Halloween is a time for "gallows humor," but macabre displays of fake bodies swaying from trees are not a laughing matter for those who understand the legacy of lynching in America.
From Crystal Lake, Florida, to Stratford, Connecticut, hanging dummies have been stirring up debate and protest. This year, however, we’ve had almost non-stop news coverage of noose-related incidents following the events in Jena, Louisiana. Could it be that we still need a primer on one of the more violent chapters of America’s history?
An article in the SF Gate talks more generally about the spate of noose incidents that have made news recently. Sherrilyn Ifill, a Beacon author whose book On the Courthouse Lawn chronicles the history of lynching in America, addresses the disconnect between white and black perceptions of the image of the noose:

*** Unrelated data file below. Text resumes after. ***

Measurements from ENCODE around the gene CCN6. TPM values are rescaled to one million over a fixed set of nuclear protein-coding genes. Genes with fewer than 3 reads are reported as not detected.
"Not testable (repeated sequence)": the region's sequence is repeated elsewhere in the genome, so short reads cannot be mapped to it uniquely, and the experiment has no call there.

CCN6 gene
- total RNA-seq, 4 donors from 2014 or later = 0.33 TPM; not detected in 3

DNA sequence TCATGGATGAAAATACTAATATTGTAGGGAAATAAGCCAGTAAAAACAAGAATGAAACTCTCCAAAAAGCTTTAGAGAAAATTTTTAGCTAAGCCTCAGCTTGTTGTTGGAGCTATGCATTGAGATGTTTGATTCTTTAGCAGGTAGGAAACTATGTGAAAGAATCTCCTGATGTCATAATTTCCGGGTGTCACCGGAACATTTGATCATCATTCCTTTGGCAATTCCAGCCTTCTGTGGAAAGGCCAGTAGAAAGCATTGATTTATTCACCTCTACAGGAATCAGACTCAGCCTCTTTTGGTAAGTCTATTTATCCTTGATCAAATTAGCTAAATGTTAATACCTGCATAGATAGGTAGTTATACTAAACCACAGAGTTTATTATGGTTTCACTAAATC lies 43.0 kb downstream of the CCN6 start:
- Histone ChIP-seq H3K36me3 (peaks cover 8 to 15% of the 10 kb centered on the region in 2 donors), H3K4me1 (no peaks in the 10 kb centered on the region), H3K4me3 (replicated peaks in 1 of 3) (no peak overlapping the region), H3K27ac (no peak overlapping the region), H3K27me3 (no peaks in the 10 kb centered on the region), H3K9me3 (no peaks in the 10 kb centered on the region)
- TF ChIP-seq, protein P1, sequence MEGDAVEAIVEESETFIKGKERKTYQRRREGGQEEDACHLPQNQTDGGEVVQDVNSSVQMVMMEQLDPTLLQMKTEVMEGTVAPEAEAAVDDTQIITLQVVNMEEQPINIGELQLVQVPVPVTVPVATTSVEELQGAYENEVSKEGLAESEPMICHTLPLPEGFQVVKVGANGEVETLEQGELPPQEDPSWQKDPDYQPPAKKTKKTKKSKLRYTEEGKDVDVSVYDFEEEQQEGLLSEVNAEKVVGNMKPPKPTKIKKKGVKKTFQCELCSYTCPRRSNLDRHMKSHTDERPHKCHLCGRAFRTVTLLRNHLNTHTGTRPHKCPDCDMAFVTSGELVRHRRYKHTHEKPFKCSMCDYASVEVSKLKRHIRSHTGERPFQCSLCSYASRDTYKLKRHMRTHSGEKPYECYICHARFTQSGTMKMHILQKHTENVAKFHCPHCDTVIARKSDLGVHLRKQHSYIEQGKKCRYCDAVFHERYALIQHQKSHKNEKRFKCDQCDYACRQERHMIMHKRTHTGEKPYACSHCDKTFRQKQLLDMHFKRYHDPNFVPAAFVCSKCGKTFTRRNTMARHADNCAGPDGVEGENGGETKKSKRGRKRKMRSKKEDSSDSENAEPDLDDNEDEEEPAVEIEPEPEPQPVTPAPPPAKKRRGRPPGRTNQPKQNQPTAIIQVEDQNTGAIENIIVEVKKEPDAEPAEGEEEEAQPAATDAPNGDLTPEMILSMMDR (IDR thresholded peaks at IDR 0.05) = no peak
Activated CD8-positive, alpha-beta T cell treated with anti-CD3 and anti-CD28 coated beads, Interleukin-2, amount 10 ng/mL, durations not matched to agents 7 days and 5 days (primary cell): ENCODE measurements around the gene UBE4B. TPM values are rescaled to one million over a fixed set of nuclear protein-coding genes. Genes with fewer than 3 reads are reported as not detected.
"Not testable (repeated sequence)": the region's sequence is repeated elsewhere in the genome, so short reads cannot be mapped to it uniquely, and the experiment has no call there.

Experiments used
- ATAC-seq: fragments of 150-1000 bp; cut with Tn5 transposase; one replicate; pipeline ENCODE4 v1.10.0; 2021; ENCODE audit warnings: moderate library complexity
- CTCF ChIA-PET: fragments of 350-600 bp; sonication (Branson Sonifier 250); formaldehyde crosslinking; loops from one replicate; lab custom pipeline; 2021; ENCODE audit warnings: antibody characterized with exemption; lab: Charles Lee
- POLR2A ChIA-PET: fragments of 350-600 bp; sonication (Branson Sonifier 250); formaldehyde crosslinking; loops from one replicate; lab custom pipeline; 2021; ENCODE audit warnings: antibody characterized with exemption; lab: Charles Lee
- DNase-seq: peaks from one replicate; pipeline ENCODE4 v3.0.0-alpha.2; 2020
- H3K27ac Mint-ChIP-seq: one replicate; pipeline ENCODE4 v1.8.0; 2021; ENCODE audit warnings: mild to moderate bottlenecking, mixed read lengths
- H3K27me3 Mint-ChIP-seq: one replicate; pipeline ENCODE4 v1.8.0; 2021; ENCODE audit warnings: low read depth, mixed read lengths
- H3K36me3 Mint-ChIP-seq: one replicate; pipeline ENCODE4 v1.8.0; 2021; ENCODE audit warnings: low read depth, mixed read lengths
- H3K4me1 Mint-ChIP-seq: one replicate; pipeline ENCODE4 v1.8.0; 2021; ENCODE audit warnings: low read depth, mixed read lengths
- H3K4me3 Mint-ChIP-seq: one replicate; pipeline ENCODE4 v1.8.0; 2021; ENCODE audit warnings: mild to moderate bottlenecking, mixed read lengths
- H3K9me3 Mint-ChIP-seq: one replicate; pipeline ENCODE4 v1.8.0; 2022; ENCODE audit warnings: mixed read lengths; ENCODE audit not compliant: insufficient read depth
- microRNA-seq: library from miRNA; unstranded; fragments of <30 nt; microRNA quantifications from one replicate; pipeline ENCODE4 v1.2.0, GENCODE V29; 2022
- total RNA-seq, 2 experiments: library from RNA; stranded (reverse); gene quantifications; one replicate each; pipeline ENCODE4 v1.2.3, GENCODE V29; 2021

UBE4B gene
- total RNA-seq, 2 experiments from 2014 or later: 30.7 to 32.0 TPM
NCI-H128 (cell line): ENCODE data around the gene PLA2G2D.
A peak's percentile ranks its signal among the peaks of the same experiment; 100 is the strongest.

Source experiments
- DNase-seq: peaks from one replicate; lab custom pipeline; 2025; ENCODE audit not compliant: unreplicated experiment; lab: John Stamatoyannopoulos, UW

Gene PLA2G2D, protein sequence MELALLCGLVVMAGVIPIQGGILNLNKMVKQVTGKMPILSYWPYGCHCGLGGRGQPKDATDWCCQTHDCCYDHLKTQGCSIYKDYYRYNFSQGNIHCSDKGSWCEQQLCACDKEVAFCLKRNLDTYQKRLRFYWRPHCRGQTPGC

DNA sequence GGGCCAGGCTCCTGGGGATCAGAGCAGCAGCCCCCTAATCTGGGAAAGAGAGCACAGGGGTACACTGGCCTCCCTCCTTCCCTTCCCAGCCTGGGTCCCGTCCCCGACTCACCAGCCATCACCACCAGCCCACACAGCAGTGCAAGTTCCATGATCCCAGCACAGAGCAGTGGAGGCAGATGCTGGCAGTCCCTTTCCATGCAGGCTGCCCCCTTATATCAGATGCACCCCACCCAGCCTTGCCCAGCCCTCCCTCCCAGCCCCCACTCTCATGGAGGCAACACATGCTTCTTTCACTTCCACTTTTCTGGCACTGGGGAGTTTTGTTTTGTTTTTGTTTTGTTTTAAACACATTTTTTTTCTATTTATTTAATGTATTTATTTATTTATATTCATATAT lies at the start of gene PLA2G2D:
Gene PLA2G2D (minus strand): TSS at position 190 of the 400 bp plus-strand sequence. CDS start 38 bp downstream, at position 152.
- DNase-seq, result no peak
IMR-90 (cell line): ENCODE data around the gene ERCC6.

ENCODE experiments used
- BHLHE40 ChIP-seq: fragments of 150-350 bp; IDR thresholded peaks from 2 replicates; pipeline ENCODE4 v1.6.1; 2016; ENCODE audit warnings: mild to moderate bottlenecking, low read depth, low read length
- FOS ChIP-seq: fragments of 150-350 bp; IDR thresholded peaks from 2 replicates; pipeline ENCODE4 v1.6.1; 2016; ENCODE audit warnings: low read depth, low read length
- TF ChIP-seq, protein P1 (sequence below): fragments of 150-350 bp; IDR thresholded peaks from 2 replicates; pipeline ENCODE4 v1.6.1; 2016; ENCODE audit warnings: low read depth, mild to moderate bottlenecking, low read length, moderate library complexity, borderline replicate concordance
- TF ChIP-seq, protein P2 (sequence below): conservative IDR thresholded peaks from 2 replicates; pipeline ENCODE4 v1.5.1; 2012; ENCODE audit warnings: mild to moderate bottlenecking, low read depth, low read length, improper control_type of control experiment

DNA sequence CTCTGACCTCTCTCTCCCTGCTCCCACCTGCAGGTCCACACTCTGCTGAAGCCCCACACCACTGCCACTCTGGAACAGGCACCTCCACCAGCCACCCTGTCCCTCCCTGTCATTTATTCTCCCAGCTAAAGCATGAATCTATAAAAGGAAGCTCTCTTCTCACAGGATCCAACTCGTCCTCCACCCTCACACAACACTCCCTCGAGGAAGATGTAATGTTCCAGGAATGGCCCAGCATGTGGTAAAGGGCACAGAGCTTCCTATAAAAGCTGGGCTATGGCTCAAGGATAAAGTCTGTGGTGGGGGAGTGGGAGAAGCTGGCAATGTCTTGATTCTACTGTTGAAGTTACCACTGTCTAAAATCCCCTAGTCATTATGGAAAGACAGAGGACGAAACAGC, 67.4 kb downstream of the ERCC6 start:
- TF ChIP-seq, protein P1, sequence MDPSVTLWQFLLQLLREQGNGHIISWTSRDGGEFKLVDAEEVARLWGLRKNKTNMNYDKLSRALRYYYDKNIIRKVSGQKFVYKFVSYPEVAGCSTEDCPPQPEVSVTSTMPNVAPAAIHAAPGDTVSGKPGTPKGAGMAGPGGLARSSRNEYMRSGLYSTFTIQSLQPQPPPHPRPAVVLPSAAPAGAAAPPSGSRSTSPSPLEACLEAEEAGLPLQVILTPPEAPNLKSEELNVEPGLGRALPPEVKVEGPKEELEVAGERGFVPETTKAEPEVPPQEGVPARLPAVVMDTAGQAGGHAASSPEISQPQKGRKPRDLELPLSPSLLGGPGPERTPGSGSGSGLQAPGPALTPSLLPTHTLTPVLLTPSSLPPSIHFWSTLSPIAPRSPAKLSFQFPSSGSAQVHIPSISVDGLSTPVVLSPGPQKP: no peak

"Many white people are unaware of the incredible power of the lynching story for African Americans," said Sherrilyn Ifill, a professor of law at the University of Maryland and a former civil rights attorney. "Lynching was a message crime. It served to tell the black community that there were boundaries. Don't get too educated. Don't vote. Don't get too wealthy. Don't look at a white woman.
"It was not just used to punish an individual, but to serve as a threat to others."
What can you do to be more sensitive to the racial overtones of certain types of Halloween imagery? Diary of an Anxious Black Woman offers a few tips on how to avoid racist subtexts in your Halloween decorations, costumes, and how you interact with trick or treaters. It's an excellent, informative read.